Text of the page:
David Howarth: Does the hon. Lady recognise that the Chancellor’s abolition of the 10p tax band will mean that her constituent’s tax bill will rise?

Emily Thornberry: No, because the whole point is that tax credits will take people up to a certain limit and will guarantee a certain income. This woman, working the hours and getting the tax credits that she does, will receive a guaranteed income. That is the difference. That is why we are bringing in progressive taxation and benefits and helping women exactly like this. These are the sort of people who are our people, whom we are looking after— [Interruption.]—and I am proud to sit on the Government Back Benches when my Government do things like that. We had a progressive Budget that is doing the right thing for poor working families, for single parents like Ms B. They are now able to work because of the Budget and other Labour initiatives, which were done in spite of
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the Opposition. We need more single parents like Ms B to feel they can afford to do vital jobs like working in child care.

The fall in unemployment over the last decade in Islington, South and Finsbury has made a real difference to— [Interruption.]

Madam Deputy Speaker: Order. There are far too many conversations going on in the Chamber.

Emily Thornberry: The fall in unemployment over the last decade in Islington, South and Finsbury has made a real difference to people’s lives. If we are to cut child poverty further, we need to help more parents into work and ensure that it pays to be in work. Two fifths of children in the constituency get free school meals, which means that neither of their parents are in full-time work. Another measure of child poverty—based on children in families on benefits—makes my constituency the sixth poorest in the UK.

The new measures in the Budget are therefore welcome, as they will directly help those families. They include significant increases in the threshold for full working tax credit and in the child element of the child tax credit, which will help incentives to work. Perhaps most welcome though is the— [Interruption.]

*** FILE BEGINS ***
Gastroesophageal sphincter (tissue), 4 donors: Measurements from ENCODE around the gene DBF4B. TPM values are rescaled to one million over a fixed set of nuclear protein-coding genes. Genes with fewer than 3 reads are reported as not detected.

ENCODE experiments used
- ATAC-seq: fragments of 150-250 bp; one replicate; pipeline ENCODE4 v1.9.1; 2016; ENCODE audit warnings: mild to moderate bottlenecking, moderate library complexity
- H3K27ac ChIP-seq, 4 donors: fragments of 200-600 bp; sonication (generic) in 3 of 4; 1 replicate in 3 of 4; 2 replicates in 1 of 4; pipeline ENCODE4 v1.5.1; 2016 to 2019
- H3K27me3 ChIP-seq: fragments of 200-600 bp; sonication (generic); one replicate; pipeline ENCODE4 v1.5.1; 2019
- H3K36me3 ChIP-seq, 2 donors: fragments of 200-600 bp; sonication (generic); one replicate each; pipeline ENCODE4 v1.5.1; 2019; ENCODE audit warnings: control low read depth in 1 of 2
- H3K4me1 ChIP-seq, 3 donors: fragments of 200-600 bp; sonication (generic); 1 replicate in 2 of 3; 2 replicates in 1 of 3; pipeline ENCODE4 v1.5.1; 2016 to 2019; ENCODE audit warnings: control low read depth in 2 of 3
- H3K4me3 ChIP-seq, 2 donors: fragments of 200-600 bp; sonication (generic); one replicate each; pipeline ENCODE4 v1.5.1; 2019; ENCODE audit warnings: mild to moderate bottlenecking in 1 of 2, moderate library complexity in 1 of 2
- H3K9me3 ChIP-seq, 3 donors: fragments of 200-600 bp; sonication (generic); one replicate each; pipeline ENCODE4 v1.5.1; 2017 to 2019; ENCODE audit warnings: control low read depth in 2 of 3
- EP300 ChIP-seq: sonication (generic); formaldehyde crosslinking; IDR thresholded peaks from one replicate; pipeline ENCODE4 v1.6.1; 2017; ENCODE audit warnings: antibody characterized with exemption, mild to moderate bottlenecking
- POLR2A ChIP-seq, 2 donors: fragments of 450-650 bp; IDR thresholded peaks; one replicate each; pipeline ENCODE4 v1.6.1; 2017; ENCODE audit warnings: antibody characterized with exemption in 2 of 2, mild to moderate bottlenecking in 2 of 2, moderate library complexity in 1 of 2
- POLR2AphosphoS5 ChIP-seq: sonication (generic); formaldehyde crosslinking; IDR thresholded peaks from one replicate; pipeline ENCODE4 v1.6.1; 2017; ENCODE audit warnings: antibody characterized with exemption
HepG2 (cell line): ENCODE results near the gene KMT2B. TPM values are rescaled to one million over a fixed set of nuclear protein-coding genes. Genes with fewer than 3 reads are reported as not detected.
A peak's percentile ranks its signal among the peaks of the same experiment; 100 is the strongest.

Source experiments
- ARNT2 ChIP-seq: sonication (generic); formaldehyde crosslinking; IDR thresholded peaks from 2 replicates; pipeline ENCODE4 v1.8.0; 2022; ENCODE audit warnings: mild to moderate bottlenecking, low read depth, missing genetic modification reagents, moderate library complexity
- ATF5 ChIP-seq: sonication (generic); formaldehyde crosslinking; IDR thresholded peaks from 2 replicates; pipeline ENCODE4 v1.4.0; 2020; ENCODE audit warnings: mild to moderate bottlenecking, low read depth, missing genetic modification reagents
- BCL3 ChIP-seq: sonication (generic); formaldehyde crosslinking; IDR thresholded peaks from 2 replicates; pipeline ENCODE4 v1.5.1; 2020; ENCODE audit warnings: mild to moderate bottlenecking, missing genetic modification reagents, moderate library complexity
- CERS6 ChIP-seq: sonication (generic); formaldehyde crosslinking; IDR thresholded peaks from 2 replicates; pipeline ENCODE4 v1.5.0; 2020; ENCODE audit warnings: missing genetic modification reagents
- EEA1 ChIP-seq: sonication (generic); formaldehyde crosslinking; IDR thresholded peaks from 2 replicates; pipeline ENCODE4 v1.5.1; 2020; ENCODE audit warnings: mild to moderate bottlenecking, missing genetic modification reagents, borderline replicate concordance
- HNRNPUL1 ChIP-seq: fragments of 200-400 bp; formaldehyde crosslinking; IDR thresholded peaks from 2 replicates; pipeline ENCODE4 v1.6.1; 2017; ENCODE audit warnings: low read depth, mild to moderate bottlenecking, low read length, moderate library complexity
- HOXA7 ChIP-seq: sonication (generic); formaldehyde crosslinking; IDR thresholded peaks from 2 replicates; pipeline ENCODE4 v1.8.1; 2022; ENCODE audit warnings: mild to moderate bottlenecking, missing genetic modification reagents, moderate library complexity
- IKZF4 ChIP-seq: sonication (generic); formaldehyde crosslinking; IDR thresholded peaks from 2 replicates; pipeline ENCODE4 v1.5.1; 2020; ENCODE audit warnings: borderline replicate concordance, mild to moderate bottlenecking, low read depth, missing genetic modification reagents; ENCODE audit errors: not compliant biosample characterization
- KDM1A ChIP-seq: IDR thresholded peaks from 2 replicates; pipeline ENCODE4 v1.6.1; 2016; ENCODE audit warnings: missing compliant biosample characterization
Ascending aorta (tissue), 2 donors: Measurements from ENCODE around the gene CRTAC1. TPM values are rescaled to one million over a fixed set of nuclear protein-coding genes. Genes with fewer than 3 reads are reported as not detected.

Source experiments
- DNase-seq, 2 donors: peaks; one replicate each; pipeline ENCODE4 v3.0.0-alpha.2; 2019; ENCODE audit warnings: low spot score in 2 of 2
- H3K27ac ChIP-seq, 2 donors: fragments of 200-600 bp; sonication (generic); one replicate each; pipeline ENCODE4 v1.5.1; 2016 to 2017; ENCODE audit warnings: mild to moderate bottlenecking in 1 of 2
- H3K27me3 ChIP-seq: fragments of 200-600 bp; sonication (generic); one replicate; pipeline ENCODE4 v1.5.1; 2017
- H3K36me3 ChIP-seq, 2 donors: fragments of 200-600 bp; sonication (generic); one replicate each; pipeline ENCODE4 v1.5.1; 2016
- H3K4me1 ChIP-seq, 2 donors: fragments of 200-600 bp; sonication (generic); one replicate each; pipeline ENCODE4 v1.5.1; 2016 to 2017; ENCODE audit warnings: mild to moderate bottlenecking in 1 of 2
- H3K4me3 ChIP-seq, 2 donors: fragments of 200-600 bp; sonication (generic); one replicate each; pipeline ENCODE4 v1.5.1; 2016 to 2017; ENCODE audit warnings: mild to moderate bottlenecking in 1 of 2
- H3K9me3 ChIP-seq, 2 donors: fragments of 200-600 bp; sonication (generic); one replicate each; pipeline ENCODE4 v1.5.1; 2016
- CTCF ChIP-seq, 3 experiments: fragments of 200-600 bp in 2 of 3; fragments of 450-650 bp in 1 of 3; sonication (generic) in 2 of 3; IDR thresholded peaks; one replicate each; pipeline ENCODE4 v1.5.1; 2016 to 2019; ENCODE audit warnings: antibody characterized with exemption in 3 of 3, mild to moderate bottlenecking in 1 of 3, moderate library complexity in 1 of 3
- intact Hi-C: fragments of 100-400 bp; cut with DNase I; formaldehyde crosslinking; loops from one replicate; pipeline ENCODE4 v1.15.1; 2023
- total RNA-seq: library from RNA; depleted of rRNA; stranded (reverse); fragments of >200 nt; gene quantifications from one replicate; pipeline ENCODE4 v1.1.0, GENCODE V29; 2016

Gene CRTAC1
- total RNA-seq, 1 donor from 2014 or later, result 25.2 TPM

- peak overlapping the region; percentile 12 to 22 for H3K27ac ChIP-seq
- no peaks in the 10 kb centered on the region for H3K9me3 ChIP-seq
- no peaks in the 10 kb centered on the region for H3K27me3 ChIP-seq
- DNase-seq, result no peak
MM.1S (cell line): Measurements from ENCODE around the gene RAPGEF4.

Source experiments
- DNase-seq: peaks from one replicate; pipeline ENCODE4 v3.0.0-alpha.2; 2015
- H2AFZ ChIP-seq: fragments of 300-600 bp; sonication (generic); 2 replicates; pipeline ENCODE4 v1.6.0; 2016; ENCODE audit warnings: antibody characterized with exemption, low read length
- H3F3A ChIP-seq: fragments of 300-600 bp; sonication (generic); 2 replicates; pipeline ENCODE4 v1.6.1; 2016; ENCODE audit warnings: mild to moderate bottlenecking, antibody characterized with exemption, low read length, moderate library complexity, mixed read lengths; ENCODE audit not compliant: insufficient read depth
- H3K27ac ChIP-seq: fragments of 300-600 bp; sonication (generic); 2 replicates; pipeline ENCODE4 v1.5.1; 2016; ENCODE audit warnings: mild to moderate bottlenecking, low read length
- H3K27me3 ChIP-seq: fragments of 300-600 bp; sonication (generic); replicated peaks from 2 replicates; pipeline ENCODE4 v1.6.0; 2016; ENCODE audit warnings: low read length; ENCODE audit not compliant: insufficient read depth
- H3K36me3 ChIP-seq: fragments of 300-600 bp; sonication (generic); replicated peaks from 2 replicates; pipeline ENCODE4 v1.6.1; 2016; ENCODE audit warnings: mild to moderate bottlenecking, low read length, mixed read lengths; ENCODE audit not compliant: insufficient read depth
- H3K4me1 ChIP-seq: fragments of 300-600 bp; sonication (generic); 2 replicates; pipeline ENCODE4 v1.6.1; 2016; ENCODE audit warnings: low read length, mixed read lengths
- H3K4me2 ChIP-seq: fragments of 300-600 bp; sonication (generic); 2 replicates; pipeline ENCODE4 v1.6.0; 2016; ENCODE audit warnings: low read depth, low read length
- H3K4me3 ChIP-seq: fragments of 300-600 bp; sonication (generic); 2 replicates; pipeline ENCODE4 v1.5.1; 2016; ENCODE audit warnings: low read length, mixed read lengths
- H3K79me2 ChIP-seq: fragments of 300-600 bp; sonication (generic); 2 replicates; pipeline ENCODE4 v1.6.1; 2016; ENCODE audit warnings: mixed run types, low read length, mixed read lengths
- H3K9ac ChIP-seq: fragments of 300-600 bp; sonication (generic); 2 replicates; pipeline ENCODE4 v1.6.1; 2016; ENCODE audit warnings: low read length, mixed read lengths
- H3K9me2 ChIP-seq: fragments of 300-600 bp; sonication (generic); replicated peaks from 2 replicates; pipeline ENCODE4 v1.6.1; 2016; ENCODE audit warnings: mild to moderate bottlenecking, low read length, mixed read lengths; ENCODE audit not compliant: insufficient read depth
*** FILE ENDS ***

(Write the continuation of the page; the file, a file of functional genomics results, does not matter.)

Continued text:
Mr. Graham Stuart: Will the hon. Lady give way?

Emily Thornberry: No. I am coming on to a very important point for poor families in London—and it is a change in Government policy for which we are very grateful. We are perhaps as grateful as we feel it was overdue. The change in policy is extra specific help for London’s single parents returning to work. There will be an extra credit of £60 a week for the first year compared with £40 for parents in other parts of the UK. Some parents in London who do not go to work currently feel that they cannot afford it because of the high costs of housing and child care. We are really pleased that the Government have recognised that and increased the tax credits.

Another of my constituents wrote to me today to say:

Women like that should be and are being helped by us. I am glad that the Budget recognises the higher costs that single parents face in London. On top of that, child benefit for the first child will rise to £20 a week by 2010, and we will continue our investment in education across the board from early years through primary to secondary schools. Taken together, it is estimated that those measures will take a further 200,000 children out of poverty—another important step towards our goal of ending child poverty by 2020.

Along with children living in poverty, children with disabilities are one of the most vulnerable groups in society, so we must make sure that we support them. I am glad that the Government have already initiated a review covering the needs of disabled children. It is especially welcome that the Chancellor mentioned the review in his Budget speech as well as his commitment to consult widely on its findings in the run-up to the comprehensive spending review.

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I am glad to note that the review has already identified speech and language therapy as an area in which services may not be sufficiently responsive to need. The Michael Palin centre for stammering children, which is based in my constituency, is an NHS centre of excellence for treatment of children who stammer. It is helping thousands of children from across the country. The centre deals with a complicated and distressing disability. The effect of a stammer on children is more than just a health issue. It affects their educational opportunities, social confidence and many other areas of life. A child who stammers may find involvement in class more difficult or suffer bullying at school.